dc.description.abstractIn contrast to early predictions during its accession, China has not sought to play a leadership role in the Doha Round negotiations or to rewrite WTO rules in a systemic manner. However, China's role in the negotiations came into prominence during the 'mini-ministerial' held in Geneva in July 2008. Now included in the seven-member group (G-7), China came under fire from the United States and the European Union for failing to demonstrate greater leadership. This article seeks to explain the nature of that criticism and argues that over-reliance on the question of 'Chinese leadership' as an explanatory concept could aggravate broader misperceptions about China's position in the Doha Round. According to these misperceptions, China has 'broken cover' and that it has become more 'assertive' while becoming more 'protectionist'. In other words, there is the view today that China has emerged as a fresh obstacle to the conclusion of the Doha Round talks. This article analyses that misreading and argues that an analysis of China's position in the negotiations must be tempered by a more nuanced understanding of certain tensions and mixed positions within China's overall approach. The article seeks to explain China's current position in the goods negotiations, on agriculture and non-agricultural market access, and in the services and rules negotiations. It also tries to explain the complexities of China's alignment with developing country members and how that is likely to translate into various negotiating positions on specific issues. Finally, the article discusses a range of factors that are likely to play an important, continuing role in shaping China's perception of specific trade issues and, more importantly, its perception of the overall worth of an eventual outcome to the Doha Round. These range from China's reflections on the success of the 2001 accession process, its domestic political constraints, the emergence of a successful FTA programme, and resort to out-of- WTO aid for developing country nations, as well as the potential longer term impact of the current global economic crisis.© 2010 Kluwer Law International BV, The Netherlands.en_HK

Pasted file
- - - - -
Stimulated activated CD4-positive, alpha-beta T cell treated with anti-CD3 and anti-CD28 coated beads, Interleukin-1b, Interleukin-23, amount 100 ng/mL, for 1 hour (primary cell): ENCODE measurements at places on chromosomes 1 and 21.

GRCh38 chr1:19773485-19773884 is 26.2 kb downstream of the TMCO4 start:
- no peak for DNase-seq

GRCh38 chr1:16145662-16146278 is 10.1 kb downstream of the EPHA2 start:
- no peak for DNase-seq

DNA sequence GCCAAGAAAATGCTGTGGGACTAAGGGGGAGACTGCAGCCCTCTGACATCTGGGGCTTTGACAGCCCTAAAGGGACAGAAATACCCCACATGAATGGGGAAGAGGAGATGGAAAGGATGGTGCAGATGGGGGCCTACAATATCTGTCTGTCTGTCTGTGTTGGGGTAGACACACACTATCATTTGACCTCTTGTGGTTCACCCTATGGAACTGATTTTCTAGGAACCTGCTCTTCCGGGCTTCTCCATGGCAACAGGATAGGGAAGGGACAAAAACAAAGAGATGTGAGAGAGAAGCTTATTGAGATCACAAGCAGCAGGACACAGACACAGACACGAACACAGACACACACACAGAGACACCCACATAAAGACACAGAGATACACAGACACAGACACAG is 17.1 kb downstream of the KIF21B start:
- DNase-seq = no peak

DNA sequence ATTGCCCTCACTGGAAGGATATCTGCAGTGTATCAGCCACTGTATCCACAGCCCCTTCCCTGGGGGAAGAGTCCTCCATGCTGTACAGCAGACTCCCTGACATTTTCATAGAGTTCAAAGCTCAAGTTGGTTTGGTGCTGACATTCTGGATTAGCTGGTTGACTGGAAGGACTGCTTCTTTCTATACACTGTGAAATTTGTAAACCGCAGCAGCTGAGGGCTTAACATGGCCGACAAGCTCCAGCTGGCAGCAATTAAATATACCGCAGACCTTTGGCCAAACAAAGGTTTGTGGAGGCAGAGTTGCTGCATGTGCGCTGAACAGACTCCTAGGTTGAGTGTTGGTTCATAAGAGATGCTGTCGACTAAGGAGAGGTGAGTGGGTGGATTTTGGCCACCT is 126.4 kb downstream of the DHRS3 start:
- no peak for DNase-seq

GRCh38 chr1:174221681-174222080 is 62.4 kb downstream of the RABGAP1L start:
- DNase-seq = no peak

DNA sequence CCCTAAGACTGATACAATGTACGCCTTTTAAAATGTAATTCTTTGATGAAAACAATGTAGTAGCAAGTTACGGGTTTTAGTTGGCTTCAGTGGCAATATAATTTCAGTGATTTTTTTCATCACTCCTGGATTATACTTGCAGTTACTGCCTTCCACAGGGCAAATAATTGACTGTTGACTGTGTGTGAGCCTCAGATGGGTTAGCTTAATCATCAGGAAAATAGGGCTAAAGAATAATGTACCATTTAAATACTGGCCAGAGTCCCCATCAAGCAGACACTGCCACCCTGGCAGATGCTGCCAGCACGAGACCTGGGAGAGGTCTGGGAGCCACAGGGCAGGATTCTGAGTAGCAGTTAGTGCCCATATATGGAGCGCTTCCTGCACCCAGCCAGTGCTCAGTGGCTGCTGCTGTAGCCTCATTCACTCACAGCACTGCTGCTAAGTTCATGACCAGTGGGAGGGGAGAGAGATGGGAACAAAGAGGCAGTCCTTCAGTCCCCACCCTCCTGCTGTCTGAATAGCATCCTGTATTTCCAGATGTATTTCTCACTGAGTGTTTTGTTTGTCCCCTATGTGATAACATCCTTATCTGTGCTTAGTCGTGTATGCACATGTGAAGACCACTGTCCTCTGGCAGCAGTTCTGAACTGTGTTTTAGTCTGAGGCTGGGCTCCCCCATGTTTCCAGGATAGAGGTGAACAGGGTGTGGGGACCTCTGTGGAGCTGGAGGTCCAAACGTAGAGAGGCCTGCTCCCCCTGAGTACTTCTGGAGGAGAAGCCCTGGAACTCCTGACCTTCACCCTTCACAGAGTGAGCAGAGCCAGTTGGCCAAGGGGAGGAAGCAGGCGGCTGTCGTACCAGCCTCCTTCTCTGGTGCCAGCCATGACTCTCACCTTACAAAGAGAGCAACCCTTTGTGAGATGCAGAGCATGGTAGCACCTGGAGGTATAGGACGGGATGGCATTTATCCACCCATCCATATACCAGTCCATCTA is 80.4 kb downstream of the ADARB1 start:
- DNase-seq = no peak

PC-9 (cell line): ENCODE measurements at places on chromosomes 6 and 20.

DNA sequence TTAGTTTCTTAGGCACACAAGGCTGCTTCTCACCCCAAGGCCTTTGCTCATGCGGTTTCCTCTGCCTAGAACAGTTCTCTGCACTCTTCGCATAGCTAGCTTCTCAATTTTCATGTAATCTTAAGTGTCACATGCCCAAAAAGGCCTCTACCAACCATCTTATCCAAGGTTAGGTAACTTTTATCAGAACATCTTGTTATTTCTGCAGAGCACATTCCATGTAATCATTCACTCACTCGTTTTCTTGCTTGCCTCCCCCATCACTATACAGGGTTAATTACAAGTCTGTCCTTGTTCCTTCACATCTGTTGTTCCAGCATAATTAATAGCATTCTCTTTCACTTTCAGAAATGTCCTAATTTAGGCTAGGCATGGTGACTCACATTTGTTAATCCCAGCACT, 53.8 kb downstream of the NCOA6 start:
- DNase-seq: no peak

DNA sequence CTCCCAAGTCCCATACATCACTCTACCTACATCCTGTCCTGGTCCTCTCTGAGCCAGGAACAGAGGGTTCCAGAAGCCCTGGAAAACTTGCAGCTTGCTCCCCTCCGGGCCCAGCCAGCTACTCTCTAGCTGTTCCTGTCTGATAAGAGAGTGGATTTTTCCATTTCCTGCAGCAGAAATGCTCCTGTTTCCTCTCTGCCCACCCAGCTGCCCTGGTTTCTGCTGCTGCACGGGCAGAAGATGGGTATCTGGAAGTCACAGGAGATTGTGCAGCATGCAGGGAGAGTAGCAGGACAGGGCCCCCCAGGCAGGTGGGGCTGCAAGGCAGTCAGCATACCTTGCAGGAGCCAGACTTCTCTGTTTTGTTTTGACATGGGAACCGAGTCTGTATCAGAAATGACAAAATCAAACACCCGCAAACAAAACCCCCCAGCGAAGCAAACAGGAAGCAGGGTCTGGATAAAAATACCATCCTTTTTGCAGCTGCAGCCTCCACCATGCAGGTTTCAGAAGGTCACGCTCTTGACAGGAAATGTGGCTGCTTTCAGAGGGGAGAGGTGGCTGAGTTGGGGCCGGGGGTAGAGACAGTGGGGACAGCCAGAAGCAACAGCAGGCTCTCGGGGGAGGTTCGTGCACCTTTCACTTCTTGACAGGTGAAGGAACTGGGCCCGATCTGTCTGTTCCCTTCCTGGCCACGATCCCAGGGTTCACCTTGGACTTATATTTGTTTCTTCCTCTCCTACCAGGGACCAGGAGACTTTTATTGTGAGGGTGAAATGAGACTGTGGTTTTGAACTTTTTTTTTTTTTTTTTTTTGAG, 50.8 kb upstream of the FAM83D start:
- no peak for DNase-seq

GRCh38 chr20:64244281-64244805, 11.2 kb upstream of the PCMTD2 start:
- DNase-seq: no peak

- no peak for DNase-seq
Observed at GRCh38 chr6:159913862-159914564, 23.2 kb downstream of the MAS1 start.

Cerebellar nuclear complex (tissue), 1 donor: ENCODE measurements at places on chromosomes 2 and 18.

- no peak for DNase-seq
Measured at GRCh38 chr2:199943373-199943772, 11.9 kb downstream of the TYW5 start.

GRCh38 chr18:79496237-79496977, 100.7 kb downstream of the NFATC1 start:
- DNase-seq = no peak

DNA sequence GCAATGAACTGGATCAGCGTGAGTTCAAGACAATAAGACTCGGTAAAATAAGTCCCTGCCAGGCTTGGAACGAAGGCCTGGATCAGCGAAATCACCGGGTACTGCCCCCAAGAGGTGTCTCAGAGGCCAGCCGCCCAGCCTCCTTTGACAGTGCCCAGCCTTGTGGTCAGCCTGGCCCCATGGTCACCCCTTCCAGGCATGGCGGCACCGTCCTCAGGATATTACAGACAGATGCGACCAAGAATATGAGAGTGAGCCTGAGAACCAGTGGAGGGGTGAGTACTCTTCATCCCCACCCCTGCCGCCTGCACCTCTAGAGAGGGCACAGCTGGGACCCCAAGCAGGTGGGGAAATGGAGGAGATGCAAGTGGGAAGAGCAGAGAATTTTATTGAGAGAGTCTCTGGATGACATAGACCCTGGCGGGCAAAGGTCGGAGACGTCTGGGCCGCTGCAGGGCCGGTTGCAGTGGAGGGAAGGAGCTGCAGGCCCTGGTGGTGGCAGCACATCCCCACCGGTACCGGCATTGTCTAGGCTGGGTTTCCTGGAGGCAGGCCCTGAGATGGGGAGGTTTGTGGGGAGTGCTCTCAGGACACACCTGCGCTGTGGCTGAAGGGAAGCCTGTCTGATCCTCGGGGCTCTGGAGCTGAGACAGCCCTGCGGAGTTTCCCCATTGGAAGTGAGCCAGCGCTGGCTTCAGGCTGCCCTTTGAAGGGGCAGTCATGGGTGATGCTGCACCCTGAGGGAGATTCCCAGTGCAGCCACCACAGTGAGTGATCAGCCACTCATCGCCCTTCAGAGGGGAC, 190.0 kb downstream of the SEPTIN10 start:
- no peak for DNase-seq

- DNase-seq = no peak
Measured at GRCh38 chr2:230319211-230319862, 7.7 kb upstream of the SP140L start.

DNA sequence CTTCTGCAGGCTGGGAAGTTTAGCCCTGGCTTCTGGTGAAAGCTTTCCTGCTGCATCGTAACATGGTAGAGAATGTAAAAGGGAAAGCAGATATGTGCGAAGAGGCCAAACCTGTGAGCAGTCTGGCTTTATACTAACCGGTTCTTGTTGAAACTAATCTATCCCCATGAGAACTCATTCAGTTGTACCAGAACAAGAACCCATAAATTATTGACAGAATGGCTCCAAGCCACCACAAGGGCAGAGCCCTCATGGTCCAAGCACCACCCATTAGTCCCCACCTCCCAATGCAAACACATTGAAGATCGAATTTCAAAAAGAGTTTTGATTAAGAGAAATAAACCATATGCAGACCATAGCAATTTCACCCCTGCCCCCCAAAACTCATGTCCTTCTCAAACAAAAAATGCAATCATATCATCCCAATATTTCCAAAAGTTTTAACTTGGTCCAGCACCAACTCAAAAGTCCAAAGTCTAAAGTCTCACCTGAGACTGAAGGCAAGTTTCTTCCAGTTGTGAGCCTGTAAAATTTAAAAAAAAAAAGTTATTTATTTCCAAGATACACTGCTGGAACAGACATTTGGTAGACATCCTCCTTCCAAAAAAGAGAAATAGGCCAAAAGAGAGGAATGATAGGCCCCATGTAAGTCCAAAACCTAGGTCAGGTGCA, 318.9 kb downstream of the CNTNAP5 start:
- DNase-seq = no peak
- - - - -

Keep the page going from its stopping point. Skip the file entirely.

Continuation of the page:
dc.languageengen_US
dc.publisherKluwer Law International. The Journal's web site is located at http://www.kluwerlawonline.com/productinfo.php?pubcode=TRADen_HK
dc.relation.ispartofJournal of World Tradeen_HK
dc.subjectDeveloping world-
dc.subjectEconomic conditions-
dc.subjectInternational trade-
dc.subjectNegotiation process-
dc.subjectWorld trade organization-
dc.titleChina and the Doha development agendaen_HK
dc.typeArticleen_HK
dc.identifier.openurlhttp://library.hku.hk:4550/resserv?sid=HKU:IR&issn=1011-6702&volume=44&issue=6&spage=1309&epage=1332&date=2011&atitle=China+and+the+Doha+Development+Agendaen_US
dc.identifier.emailLim, CL:cllim@hkucc.hku.hken_HK
dc.identifier.authorityLim, CL=rp01261en_HK
dc.description.naturelink_to_subscribed_fulltext-
dc.identifier.scopuseid_2-s2.0-78650530953en_HK
dc.identifier.hkuros184465en_US
dc.relation.referenceshttp://www.scopus.com/mlt/select.url?eid=2-s2.0-78650530953&selection=ref&src=s&origin=recordpageen_HK
dc.identifier.volume44en_HK
dc.identifier.issue6en_HK
dc.identifier.spage1309en_HK
dc.identifier.epage1331en_HK
dc.identifier.isiWOS:000285775300006-
dc.publisher.placeNetherlandsen_HK
dc.identifier.ssrn1529542-
dc.identifier.scopusauthoridLim, CL=25655107200en_HK
dc.identifier.scopusauthoridWang, JY=36802812000en_HK